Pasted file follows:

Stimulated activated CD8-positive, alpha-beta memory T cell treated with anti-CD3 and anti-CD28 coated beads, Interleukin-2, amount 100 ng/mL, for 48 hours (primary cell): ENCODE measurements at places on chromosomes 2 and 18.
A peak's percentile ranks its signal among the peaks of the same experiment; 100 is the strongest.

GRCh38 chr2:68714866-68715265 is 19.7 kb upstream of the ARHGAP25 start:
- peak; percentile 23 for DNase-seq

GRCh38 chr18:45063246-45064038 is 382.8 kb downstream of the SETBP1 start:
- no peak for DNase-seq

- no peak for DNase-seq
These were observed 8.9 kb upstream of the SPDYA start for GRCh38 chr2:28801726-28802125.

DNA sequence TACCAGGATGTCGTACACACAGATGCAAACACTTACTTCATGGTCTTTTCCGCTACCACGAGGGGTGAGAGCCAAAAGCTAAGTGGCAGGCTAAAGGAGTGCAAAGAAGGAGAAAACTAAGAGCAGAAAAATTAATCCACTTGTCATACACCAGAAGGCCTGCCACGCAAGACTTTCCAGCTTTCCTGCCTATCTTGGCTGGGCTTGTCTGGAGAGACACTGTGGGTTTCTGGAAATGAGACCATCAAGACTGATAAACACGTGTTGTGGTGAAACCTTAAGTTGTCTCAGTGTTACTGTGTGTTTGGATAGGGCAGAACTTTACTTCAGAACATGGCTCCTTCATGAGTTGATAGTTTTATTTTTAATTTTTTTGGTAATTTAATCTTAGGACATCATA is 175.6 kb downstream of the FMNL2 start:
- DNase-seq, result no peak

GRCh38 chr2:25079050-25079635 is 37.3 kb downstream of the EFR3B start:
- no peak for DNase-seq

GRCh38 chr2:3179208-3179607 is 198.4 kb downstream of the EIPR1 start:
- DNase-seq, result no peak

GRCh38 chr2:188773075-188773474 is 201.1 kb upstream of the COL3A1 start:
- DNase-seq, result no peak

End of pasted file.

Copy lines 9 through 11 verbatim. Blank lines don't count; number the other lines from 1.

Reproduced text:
DNA sequence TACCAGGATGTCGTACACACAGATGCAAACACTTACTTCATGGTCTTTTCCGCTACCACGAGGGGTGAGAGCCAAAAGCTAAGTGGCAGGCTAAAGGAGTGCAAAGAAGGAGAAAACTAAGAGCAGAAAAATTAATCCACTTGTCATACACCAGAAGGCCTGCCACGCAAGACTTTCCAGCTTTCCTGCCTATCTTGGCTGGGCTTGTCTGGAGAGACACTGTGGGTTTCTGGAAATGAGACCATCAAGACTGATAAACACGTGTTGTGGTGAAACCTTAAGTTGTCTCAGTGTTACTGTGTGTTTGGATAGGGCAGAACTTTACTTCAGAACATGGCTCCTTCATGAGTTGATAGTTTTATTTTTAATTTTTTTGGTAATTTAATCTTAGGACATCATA is 175.6 kb downstream of the FMNL2 start:
- DNase-seq, result no peak

GRCh38 chr2:25079050-25079635 is 37.3 kb downstream of the EFR3B start: